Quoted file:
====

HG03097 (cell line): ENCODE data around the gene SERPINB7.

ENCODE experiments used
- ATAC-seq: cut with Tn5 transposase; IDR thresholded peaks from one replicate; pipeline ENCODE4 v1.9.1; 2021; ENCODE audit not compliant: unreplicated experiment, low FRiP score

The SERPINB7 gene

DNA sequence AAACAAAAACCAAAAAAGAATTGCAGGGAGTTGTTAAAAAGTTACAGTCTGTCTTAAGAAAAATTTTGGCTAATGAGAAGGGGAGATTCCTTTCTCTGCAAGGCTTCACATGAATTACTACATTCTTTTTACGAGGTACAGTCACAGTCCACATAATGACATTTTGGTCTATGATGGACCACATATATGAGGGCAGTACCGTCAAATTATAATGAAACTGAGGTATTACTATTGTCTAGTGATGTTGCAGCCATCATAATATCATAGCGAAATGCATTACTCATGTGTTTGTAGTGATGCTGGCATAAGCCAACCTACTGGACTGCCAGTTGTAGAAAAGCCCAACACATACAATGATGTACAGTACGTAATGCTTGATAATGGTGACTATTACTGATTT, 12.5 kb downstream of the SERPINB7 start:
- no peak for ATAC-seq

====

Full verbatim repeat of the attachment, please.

HG03097 (cell line): ENCODE data around the gene SERPINB7.

ENCODE experiments used
- ATAC-seq: cut with Tn5 transposase; IDR thresholded peaks from one replicate; pipeline ENCODE4 v1.9.1; 2021; ENCODE audit not compliant: unreplicated experiment, low FRiP score

The SERPINB7 gene

DNA sequence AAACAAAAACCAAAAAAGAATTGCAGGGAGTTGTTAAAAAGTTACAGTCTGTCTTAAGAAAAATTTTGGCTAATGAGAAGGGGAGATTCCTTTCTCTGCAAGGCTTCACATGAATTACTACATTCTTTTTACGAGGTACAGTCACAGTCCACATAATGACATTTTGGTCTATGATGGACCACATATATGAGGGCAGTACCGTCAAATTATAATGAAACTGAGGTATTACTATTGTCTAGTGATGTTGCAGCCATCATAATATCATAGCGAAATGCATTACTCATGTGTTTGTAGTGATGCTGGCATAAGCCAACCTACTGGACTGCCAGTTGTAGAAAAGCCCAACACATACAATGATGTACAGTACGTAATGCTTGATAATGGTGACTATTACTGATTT, 12.5 kb downstream of the SERPINB7 start:
- no peak for ATAC-seq